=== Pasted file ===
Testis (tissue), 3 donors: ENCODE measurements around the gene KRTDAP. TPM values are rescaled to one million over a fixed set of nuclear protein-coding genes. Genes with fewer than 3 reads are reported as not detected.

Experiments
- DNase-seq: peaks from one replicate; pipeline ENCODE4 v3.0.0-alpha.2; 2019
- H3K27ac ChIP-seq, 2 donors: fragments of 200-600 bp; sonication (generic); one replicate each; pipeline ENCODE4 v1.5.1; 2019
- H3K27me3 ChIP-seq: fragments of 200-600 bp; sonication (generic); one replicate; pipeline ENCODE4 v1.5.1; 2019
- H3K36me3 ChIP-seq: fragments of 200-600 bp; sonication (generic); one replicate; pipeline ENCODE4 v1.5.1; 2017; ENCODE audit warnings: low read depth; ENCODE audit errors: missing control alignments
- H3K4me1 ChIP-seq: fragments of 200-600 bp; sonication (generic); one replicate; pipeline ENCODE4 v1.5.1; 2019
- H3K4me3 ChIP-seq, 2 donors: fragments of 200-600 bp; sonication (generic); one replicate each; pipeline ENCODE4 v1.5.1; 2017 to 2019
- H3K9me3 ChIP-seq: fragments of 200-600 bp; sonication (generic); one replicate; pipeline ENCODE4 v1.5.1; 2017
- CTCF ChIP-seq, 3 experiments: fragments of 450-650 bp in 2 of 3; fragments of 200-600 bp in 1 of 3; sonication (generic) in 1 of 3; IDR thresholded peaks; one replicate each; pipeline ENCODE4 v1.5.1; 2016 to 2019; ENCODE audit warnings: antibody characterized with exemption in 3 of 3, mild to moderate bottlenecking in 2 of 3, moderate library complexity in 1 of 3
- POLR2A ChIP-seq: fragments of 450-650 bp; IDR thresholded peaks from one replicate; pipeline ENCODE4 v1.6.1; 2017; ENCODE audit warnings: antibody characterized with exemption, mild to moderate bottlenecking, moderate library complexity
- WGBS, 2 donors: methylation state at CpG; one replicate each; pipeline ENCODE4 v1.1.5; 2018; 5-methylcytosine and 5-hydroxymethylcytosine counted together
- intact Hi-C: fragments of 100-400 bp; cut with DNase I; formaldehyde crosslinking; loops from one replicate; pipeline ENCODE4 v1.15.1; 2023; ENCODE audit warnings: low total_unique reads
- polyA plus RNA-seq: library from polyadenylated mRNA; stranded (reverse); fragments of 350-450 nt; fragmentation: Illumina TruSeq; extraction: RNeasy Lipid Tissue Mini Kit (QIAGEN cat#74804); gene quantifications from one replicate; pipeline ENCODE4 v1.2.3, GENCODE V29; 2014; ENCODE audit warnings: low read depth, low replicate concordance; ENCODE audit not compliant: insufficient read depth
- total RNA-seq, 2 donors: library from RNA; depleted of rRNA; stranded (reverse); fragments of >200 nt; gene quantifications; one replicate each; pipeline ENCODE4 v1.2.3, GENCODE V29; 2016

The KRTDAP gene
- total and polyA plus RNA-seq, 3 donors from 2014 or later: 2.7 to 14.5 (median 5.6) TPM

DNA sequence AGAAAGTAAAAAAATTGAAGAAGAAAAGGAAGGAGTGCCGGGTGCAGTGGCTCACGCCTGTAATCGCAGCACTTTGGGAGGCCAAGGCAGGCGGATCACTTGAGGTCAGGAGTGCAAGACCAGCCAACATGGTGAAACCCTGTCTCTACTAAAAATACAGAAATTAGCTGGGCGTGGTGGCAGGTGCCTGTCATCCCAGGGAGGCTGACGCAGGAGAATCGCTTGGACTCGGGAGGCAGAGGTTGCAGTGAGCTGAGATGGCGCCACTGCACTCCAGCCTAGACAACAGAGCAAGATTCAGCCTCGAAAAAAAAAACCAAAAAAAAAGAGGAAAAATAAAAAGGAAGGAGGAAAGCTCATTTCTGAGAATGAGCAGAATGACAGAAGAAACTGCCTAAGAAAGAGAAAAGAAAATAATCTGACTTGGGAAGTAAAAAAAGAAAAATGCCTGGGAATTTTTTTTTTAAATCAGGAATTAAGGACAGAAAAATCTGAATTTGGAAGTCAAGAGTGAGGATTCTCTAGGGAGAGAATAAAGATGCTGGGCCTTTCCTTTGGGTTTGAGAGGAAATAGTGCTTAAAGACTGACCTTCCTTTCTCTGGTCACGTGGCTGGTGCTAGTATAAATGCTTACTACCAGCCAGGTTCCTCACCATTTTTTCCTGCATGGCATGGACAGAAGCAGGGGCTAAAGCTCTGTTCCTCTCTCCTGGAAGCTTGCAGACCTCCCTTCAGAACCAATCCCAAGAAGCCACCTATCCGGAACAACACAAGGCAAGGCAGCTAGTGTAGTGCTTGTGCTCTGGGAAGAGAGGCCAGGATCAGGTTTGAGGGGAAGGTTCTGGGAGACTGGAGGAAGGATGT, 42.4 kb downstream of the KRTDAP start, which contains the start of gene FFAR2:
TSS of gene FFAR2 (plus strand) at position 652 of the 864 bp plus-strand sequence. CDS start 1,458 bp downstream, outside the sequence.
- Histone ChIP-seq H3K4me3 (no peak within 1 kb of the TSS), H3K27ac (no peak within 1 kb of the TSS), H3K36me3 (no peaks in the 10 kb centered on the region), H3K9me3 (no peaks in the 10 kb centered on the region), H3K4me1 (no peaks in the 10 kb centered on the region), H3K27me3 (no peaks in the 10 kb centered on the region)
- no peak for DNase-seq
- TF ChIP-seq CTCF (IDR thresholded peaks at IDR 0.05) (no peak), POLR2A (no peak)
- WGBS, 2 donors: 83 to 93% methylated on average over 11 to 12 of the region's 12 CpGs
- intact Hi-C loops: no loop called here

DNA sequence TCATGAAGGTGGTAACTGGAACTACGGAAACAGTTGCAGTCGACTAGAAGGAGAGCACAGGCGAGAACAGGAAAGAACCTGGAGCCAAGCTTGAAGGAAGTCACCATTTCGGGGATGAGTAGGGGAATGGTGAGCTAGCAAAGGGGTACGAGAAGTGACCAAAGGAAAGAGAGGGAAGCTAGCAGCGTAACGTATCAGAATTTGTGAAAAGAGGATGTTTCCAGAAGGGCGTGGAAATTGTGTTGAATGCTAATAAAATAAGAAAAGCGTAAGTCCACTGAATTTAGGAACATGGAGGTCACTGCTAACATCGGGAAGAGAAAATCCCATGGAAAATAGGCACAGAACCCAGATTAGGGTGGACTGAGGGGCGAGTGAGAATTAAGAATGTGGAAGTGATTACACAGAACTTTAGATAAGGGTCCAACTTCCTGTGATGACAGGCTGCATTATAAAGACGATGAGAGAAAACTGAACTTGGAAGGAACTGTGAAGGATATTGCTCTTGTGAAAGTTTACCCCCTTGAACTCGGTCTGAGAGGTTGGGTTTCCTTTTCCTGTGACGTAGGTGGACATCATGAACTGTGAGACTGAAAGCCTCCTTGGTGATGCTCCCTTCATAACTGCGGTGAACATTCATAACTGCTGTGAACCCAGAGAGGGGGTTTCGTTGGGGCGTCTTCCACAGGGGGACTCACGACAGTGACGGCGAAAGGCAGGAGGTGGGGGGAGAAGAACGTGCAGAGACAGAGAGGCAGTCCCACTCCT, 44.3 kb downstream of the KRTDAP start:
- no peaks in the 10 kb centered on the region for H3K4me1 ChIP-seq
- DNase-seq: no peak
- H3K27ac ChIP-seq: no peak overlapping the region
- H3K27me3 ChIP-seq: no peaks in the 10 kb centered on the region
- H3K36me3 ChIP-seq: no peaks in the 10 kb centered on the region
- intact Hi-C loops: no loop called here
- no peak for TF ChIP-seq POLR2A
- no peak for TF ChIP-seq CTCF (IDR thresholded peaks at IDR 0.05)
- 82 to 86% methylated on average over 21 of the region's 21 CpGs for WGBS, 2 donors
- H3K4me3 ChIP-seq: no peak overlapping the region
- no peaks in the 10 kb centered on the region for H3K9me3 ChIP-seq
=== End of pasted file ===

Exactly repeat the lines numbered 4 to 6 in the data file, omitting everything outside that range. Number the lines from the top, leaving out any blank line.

- H3K27ac ChIP-seq, 2 donors: fragments of 200-600 bp; sonication (generic); one replicate each; pipeline ENCODE4 v1.5.1; 2019
- H3K27me3 ChIP-seq: fragments of 200-600 bp; sonication (generic); one replicate; pipeline ENCODE4 v1.5.1; 2019
- H3K36me3 ChIP-seq: fragments of 200-600 bp; sonication (generic); one replicate; pipeline ENCODE4 v1.5.1; 2017; ENCODE audit warnings: low read depth; ENCODE audit errors: missing control alignments